"While dictators rage and statesmen talk, all Europe dances — to The Lambeth Walk."

Saturday, 11 July 2009

Finnish Hotel Converted into Asylum Reception Centre

A residents' association in Helsinki has complained because an old hotel was converted into a reception centre for asylum seekers rather than a facility to care for the elderly:

A local neighbourhood association in Helsinki’s Kallio district has filed a complaint over the refugee reception centre that was recently converted from a former hotel on Kaarlenkatu. It says the old hotel should have been used as an elder care facility for local residents.

The Fenno hotel closed down mid-June and by Midsummer the building, now renamed the Kaarlenkatu reception centre, opened to provide shelter to asylum seekers. Refugees are housed at the Kaarlenkatu centre while they wait for police and migration authorities to rule on their status.

“We deduct 49 percent of residents' subsistence subsidy for the room and board. Residents say they’re very pleased with the facility,” says Jari Nieminen, assistant director at the Kaarlenkatu centre.

The city of Helsinki has a ten-year lease the Fenno building, which can house up to 200 asylum seekers.

Not in My Backyard

While Nieminen says residents are pleased with the set-up, the local Kallio association is up in arms. The association is upset that the Helsinki Social Services Department decided to situate the centre in Kallio without first hearing from local residents.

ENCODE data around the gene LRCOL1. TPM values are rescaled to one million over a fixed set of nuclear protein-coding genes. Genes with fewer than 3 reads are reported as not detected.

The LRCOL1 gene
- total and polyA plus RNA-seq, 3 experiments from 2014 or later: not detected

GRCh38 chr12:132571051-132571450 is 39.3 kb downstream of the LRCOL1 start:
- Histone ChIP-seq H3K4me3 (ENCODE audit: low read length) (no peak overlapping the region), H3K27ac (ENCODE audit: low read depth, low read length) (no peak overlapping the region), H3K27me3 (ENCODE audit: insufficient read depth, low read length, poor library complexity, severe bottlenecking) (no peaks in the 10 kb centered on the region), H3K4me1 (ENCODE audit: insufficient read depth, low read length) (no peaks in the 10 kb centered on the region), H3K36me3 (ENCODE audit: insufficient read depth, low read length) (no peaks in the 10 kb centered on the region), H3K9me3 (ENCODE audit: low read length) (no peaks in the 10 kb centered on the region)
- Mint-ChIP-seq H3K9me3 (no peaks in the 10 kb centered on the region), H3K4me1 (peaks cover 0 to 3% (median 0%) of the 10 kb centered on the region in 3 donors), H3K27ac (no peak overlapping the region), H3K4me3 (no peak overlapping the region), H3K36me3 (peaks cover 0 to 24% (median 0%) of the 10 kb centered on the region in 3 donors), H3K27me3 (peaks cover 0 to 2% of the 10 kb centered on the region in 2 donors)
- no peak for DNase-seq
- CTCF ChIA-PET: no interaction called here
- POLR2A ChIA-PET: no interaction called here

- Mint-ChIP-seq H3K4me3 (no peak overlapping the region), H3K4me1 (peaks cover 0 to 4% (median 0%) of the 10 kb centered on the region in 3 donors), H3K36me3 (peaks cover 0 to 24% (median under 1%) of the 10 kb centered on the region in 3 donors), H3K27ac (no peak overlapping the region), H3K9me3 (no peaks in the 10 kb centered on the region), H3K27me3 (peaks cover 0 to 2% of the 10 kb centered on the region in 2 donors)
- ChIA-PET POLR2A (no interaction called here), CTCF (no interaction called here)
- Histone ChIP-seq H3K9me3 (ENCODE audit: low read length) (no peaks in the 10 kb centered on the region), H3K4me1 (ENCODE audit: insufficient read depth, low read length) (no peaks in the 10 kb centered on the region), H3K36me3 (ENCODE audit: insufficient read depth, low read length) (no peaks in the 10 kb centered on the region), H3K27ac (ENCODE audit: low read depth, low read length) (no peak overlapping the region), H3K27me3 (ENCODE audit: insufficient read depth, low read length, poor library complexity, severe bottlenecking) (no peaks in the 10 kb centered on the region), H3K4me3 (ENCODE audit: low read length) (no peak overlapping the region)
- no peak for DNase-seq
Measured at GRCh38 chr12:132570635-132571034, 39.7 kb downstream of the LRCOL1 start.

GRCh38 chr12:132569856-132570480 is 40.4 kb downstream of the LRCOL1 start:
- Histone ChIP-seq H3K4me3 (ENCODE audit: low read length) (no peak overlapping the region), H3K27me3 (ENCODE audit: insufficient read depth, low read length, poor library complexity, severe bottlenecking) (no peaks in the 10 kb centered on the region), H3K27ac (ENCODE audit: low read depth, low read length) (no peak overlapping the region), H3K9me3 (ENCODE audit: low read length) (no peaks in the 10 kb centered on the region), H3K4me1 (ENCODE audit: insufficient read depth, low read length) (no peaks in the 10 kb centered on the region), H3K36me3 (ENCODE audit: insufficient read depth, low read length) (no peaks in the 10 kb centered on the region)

“A two-year lease would have been appropriate. This building could serve as a retiree home, which is something that this area is missing. This neighbourhood is already home to too many elements that burden locals,” says Raimo Nenonen, chairman of the Kallio association.

The city has also rented another former hotel in Helsinki's Punavuori district to cope with the sudden upsurge in asylum seekers in recent years. The vast majority of asylum seekers coming to Finland arrive in Helsinki.

According to the Directorate of Immigration, last year the number of asylum seekers shot up to 4,035, compared with 1,505 the previous year and 2,324 in 2006.

Notice how the author attempts to trivialise the legitimate concerns expressed here by inserting the sub-headline 'not in my backyard', which in Britain at least is used as a code for 'moaning busybodies who won't shut up and let us do what we like'.

Also, the chairman of the residents' association went out of his way to confirm how pleased he was that his district has a reception centre for asylum seekers - best keep up the good-think, or else you might be accused of racism.

After all, what reasonable person believes that Finland's elderly should take priority over Third World parasites who have contributed absolutely nothing to the country, and probably never will? The article spends some words telling us how happy the asylum seekers are, as if that is the only concern here, and as if they wouldn't be.

Even questioning such a move is borderline, and has to be tip-toed around in very careful language.

It makes you wonder - what will we be allowed to say ten years down the line? If stating a fairly obvious truth puts you on the fringes of polite society now, where will it place you then?

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